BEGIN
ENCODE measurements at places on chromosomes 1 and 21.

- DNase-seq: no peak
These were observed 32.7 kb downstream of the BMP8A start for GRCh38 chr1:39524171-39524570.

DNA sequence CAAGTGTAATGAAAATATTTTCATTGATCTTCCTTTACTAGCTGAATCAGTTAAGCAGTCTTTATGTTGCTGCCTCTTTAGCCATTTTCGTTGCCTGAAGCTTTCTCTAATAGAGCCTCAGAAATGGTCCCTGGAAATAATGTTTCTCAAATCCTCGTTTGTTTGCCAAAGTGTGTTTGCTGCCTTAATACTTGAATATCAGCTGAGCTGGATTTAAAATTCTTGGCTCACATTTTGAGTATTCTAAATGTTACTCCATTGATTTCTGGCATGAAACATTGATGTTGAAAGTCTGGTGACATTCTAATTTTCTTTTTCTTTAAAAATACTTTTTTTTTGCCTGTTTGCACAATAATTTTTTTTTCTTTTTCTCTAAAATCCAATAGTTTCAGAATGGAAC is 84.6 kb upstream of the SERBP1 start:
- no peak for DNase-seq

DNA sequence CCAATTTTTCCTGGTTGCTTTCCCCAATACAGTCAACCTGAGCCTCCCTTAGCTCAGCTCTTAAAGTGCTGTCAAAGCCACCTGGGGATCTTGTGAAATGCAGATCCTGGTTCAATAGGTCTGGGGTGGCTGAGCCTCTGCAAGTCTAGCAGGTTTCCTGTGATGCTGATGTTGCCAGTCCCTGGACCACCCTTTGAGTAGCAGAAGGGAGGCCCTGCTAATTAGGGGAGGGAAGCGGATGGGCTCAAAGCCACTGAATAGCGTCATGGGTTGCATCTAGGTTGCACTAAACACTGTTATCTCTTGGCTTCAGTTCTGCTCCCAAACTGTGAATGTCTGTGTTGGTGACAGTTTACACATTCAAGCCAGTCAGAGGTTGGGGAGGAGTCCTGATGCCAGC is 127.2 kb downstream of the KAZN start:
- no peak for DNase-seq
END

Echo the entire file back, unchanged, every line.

ENCODE measurements at places on chromosomes 1 and 21.

- DNase-seq: no peak
These were observed 32.7 kb downstream of the BMP8A start for GRCh38 chr1:39524171-39524570.

DNA sequence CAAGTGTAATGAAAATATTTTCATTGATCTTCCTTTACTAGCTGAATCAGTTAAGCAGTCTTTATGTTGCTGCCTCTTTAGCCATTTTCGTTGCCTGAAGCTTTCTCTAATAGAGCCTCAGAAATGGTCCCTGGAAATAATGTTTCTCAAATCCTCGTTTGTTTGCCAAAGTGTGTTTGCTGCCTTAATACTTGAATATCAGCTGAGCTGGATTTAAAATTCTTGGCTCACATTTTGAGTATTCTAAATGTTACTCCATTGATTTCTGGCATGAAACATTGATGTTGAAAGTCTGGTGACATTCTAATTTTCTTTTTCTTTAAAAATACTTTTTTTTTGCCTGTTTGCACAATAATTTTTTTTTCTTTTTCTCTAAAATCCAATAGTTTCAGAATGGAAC is 84.6 kb upstream of the SERBP1 start:
- no peak for DNase-seq

DNA sequence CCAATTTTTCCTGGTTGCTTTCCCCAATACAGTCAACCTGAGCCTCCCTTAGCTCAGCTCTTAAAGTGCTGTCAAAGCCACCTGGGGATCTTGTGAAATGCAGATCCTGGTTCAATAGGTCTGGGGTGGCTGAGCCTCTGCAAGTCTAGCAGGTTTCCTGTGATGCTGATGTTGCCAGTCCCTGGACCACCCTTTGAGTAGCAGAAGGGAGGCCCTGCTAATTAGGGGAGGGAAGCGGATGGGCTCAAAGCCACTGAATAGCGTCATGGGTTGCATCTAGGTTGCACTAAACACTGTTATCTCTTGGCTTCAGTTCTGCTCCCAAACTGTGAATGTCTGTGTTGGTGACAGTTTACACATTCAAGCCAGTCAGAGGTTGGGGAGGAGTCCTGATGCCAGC is 127.2 kb downstream of the KAZN start:
- no peak for DNase-seq